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Published: October 3rd 2015
After the long drive and with Dayna declaring that her eyeballs hurt because there was too much to look at, we decided that Dean could do the reconnaissance mission into town solo. The girls pounced on the wifi vouchers faster than it takes a dog to sniff out a kiwi and I took advantage of the guest laundry.
Dean returned with tales of seals and their pups in close proximity, news of a fish and chip shop close by and holding a box of Kapiti icecreams. Good times!
Our dinner from a nondescript fish shop was definitely a highlight - fresh fish (rig and groper) and crispy non-greasy chips while watching the sun set behind the Kaikoura mountains.
On October 15, NZ has scheduled a national earthquake drill; 'Shakeout Day'. We decided to do a drill to prepare us for the early hour we're going to have to wake up on Thursday to catch the train in Christchurch. At 8 am, Dean roused the girls. Usually it takes them a long time to get up, dress, eat, etc. Time seems to stand still. However, with threats of losing access to their devices hanging over them, by 8:20 we were in the
car and heading up the coast. It was a minor miracle. Although the motel room looked like it had been hit by a quake and the girls were grumbling like an aftershock. The lesson I took from our drill was that we would need to pack our bags the night before, put them in the car and have some food ready. A couple of kiwi fruit and a tangelo were inhaled before we left the car park.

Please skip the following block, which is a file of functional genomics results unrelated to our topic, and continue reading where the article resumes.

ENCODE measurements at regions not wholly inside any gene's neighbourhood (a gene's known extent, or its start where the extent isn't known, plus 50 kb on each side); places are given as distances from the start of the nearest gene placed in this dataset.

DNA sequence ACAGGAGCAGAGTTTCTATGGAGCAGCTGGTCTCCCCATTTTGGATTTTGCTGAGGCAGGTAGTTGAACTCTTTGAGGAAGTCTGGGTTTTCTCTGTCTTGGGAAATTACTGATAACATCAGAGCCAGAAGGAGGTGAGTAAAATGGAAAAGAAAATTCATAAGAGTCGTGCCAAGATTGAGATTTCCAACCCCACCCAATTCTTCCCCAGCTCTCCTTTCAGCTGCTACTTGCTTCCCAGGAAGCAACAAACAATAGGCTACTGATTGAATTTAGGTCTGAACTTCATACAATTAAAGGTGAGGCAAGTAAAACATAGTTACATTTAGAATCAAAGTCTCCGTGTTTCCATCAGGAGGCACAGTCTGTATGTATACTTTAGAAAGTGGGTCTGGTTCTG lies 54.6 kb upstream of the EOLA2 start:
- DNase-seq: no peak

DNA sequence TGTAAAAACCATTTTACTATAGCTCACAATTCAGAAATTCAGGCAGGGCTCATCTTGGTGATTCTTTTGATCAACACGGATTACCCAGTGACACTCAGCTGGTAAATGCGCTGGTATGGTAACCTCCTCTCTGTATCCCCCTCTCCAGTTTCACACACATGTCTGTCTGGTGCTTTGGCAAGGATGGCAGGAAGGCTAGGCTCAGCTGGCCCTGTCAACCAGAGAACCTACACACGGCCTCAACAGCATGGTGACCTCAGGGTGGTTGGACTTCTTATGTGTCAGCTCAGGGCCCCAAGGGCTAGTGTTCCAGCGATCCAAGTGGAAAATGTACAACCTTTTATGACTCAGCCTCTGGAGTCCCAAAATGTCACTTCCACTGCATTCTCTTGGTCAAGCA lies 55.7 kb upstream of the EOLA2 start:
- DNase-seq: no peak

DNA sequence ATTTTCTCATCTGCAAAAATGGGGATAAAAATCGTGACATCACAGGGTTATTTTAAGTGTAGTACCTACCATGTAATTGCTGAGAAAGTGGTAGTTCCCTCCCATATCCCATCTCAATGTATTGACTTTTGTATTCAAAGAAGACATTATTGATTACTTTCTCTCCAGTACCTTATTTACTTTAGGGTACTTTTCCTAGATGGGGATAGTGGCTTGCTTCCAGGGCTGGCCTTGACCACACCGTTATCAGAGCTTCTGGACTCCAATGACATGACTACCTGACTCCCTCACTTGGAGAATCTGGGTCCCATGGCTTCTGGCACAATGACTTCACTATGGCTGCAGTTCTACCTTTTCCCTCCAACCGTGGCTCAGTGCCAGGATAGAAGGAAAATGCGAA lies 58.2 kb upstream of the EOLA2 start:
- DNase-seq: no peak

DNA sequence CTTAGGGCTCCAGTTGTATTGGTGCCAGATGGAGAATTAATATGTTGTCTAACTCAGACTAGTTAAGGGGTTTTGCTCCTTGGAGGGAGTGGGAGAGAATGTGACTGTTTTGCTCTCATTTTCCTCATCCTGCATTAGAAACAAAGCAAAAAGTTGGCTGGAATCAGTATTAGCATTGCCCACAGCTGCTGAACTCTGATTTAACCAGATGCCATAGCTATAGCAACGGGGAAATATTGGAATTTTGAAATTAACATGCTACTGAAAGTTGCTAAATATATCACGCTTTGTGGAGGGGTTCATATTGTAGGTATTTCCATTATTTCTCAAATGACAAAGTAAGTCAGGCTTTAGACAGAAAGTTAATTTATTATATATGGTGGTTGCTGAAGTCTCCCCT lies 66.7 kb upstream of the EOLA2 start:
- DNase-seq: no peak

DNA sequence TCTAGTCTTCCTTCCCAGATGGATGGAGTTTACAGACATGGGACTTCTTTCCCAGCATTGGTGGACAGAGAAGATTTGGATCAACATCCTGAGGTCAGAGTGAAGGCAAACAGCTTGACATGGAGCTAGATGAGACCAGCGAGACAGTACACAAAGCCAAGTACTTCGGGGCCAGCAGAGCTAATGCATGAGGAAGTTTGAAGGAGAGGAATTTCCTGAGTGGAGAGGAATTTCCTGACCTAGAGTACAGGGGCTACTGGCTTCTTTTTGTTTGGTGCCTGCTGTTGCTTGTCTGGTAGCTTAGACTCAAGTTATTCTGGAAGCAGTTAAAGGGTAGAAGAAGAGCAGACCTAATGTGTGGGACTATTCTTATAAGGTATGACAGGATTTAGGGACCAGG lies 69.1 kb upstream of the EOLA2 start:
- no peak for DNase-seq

Hugging the coast for twenty minutes, we drove to Oahu for our first tourist activity for the day. A short walk to a waterfall was pretty but we didn't see any seal pups playing in the pool. As Eleanor said, they're probably allowed to sleep in. We did, however, see lots of seals on the rocky beach opposite, so the trip wasn't totally in vain.
Hungry, we decided to eat breakfast at a cafe in Kaikoura but not before a quick detour to the seal colony on the south side of town. Lots of seals and pups to be seen. An overly concerned man wearing a high vis vest ensured we knew to stand 10 metres from the seals because they were dangerous
wild animals, infected with syphilis and a bite would see you in hospital for three days. He circled the carpark a few times in his little Honda civic, dispensing his advice to the tourists in a gruff, unfriendly manner. With no official looking insignia, we reckon it was highly likely he was a local retiree with a lot of time on his hands.
Once we had our fill of sleepy seals, breakfast at a cafe for the first time on this holiday was one activity that had piqued the girls' interest. Well, first time cafe breakfast for them! Because they took their sweet time arising in the mornings, they have had to make do with toast or cereal up until now. French toast, bacon and eggs, smoothies, juices, muffins and other goodies filled our bellies in readiness for the day's main activity - a swimming encounter with dolphins.
Dean, Eleanor and Dayna donned wetsuits and joined six other crazy tourists for a dip in the ocean, about a twenty minute boat ride off South Bay. They jumped in with a pod of dusky dolphins and spent some time splashing about in the freezing water and having a memorable experience, before
the dolphins accelerated and took off. Dayna was ecstatic with he swim, declaring it the highlight of the trip: "At one stage I was part of the pod, dolphins had surrounded me and was swimming amongst them!" The boat then followed five dolphins for a while, but the next few immersions weren't as successful as the first. Once the swimmers were back on board, trying to warm up, we spotted some Hector's dolphins. They hung around for a while before they too swam away. A lone fur seal had been watching us with interest and it soon disappeared so the captain turned the boat and we headed back to shore.
Fish and chips for dinner again (from a shop proudly proclaiming it was No. 2 in NZ and No.1 on the south island, or some such outrageous claim) - but the blue cod and elephant fish wasn't as delicious as the meal from the previous night.
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